Jesus promised that He would never leave us, saying “I am with you always, until the end of the age” (Matthew 28:20). Yet despite that, He ascended into Heaven, so how does this make any sense? First off, God is still with us always. Even the Father personally guided the Israelites personally in the Old Testament times, He is always loving us and desiring the best for us. In addition, the Father and Son gave the Holy Spirit to the Church at Pentecost (Acts 2).

But it makes sense that God would want to give us a tangible way of encountering Jesus through the Church. Jesus gave us the sacraments as signs of God’s love, ways to physically encounter God’s grace. Jesus gave the Apostles the authority to administer the sacraments themselves, and they have continued to carry on this ministry throughout the ages in the Church.

For those who aren’t familiar with the sacraments at all, I sometimes think of them as “power ups” in real life because of the grace that they give. Baptism is like an “extra” life that you get where it initiates you into the Church and is necessary for salvation*. Confirmation is a power up to grow in your faith which gives you more gifts from the Holy Spirit. Confession is how you get “full health again” and God forgives you of your sins. Eucharist is pretty much where you win the game and get to have a meal ZIP with the creator of the game. Marriage… um I guess that one’s pretty self explanatory, I hope, haha. Holy Orders gives men special powers to act in Jesus’ place in administering the sacraments, helping everyone else get their power ups. Finally, Anointing of the Sick is a way to instantly win the game despite being about ready to die.

Ok those comparisons were pretty hilarious for me… but they show the importance of taking advantage of all of the help that we can get in our lives! In video games we try to get the most power ups that we can so that we can do the best. In real life, we should do the same! God has given us help.. the Holy Spirit, the Church, the sacraments, the Bible, so that we wouldn’t have to live our faith all alone.

Instead of doing an in-depth scriptural and general apologetics study at the end to defend each of the 7 sacraments, feel free to check out this more thorough web site: Catholic Apologetics

Dr. Peter Kreeft also defends sacraments as a whole here.

Previous posts on the sacraments:
Baptism: Why Wait?
Confession
Mass: The Liturgy of the Eucharist
Why do Catholics have to go to Mass on Sundays?
Too Wise to Get Married?
Why Can Only Men be Catholic Priests?

Other Cases for the Catholic Church:
Authority
Universality

Cases for the Catholic Church: Universality

When Jesus founded the Church, it wasn’t a bunch of separate churches with their own individual doctrines, but a body with different parts throughout the world. We can see this from how Sts. Peter and Paul jumped from church to church around the Mediterranean Sea, founding churches that supported each other and had the same doctrine and rules.

It only makes sense that if Jesus founded one Church, it would be for the whole world. The word “catholic” comes from the Greek word “katholicos” which means universal. With that in mind, the Catholic Church is the Universal Church for all of humanity founded by Jesus. Only a single Church founded on Christ can fulfill the Great Commission, baptizing and making disciples of all nations.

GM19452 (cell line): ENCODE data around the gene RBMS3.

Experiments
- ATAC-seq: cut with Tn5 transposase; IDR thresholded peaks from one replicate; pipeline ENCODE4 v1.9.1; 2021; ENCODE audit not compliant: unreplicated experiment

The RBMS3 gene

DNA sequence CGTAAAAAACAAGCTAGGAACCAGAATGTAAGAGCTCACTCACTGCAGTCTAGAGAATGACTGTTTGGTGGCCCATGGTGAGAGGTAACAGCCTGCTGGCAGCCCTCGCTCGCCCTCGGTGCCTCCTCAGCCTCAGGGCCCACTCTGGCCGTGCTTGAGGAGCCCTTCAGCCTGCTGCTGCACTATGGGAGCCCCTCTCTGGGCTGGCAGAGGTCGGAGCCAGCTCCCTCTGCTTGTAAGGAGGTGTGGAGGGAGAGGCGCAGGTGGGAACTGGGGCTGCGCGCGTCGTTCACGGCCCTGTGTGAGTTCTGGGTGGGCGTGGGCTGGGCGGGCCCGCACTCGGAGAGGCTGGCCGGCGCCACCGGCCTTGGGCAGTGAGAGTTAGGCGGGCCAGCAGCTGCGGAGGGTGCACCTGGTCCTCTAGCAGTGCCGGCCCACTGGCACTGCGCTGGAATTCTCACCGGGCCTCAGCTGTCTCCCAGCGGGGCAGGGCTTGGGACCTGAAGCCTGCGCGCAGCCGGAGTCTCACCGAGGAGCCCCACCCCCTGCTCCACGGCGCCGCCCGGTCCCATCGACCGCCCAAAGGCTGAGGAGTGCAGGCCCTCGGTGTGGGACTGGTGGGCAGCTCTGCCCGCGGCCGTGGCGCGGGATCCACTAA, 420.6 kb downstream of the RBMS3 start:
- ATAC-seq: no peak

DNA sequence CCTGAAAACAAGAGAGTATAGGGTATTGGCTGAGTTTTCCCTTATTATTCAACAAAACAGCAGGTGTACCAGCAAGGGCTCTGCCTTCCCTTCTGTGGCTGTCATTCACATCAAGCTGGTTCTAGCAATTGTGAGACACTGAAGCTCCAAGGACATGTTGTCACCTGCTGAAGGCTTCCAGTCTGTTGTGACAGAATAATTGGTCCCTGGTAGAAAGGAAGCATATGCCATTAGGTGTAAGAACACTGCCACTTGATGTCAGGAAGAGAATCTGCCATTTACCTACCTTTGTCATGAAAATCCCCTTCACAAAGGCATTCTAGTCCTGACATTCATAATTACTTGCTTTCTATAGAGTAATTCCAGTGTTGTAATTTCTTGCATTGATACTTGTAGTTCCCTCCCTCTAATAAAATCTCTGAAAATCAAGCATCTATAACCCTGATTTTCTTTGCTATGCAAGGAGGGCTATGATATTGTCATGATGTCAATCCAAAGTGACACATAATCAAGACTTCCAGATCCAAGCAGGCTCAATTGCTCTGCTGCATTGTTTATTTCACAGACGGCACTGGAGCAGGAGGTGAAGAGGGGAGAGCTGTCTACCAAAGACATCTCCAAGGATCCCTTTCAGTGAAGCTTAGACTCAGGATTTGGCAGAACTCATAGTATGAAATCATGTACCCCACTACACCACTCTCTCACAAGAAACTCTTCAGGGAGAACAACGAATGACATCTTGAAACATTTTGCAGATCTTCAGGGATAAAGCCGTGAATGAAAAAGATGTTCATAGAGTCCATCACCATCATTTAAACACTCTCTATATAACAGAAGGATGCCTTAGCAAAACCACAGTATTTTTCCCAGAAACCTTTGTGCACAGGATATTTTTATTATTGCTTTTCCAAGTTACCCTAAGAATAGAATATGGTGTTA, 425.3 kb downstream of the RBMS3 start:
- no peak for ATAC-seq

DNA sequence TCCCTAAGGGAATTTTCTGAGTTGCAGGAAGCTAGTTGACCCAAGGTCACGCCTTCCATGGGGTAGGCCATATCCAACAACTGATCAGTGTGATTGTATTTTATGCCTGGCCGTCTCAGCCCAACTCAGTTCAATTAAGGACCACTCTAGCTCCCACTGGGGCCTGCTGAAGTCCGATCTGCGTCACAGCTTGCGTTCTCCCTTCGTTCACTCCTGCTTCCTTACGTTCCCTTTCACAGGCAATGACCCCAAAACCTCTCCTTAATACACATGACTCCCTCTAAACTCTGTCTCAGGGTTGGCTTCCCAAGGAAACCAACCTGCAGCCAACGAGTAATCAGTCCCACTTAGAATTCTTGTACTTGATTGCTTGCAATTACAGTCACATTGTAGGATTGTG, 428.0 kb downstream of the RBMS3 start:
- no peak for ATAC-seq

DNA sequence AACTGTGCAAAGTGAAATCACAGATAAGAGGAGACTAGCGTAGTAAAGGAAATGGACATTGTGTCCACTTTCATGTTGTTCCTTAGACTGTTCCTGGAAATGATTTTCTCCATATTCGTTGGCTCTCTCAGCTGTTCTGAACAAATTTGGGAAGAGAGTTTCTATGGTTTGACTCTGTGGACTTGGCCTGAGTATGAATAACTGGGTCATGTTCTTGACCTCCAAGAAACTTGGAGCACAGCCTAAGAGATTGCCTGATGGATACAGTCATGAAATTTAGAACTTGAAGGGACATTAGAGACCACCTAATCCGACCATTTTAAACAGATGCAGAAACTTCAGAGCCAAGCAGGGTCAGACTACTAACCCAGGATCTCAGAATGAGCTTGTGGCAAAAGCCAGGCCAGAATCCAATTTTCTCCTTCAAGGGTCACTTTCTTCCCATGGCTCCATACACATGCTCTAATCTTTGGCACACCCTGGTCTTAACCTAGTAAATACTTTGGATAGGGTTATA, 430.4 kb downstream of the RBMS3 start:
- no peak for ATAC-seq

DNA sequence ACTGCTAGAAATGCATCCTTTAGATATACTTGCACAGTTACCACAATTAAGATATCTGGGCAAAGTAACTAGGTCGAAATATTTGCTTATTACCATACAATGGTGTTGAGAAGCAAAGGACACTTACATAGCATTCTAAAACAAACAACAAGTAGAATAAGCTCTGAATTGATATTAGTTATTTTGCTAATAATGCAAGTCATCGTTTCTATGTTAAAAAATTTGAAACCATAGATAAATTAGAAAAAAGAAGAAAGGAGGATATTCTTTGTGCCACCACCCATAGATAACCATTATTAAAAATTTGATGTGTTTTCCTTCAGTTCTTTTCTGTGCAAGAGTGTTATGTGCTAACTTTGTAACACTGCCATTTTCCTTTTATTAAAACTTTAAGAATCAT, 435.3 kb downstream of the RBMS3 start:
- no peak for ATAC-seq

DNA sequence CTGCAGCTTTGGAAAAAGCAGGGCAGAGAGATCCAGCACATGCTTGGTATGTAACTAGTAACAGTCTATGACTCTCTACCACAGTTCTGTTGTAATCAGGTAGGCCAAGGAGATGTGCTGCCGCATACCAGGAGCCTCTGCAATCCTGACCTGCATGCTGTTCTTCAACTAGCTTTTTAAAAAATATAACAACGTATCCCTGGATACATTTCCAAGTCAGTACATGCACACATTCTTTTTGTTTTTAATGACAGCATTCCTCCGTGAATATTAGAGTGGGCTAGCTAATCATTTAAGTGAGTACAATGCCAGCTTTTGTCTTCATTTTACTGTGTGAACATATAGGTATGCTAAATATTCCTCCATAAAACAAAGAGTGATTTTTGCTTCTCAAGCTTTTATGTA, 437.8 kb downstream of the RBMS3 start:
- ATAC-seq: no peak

One of the most beautiful things about the Catholic Church is its universality. No other Church can claim to have 1.2 billion members from nearly every single country on earth. I can attend mass pretty much anywhere around the world, and though I might not know the language, it’ll be the same liturgy with the same Eucharistic Lord and the same beliefs. Do you really think that a Christian missionary in Mongolia is going to have success asking people if they want to be Southern Baptist? In Mongolia people have nothing in common with the American South. The Church must be able to adapt to different cultures without changing the doctrine or liturgy, which has been shown by the Catholic Church time and time again, on all 6 continents.

The most recent cardinals around the world appointed by Pope Francis give a beautiful testimony to the universality of the Church:

Pietro Parolin, Italy
Lorenzo Baldisseri, Italy
Gerhard Ludwig Műller, Germany
Beniamino Stella, Italy
Vincent Nichols, Great Britain
Leopoldo José Brenes Solórzano, Nicaragua
Gérald Cyprien Lacroix, Canada
Jean-Pierre Kutwa, Ivory Coast
Orani João Tempesta, O.Cist., Brazil
Gualtiero Bassetti, Italy
Mario Aurelio Poli, Argentina
Andrew Yeom Soo jung, Korea
Ricardo Ezzati Andrello, S.D.B., Chile
Philippe Nakellentuba Ouédraogo, Burkina Faso
Orlando B. Quevedo, O.M.I., Philippines
Chibly Langlois, Haïti

Catholic Population Around the World

Catholic Population Around the World

Other Cases for the Catholic Church:
Authority
Sacraments

The Moment it all Changed

I look up, my heart beating fast. I just couldn’t bring myself to read anymore right now, I had too much on my mind. Making the most of each breath and appreciating every moment, it became obvious that I couldn’t live the same way anymore. God had spoken to my heart and it had finally clicked. I responded in prayer.

“Lord, even though I’m scared of what this means, I’m yours.”

As I said in my testimony, God rapidly began to work in my life after I got confirmed. The last two years of high school for me pretty much turned how I lived upside down. Shy to downright boisterous. Alone to “popular.” Trying to not get bullied to befriending all the bullied people. Afraid to speak up for what I believed in to going out of my way to share what I’ve experienced. Afraid of new things to going out of my way to bring people together. Worried about what the “cool” kids thought of me to worried about what the “unpopular” kids thought of themselves and encouraging them through friendship.

I’d always believed in God. But it was more of the existence of God, rather than a personal God who cared about me. Who desired that I live with Him. Being relatively out of touch with what goes on inside my head (extrovert problems?), it took a long time for Him to break through to me. In addition, since most other people didn’t seem to care about me much, why would God, the creator of everything, care about me?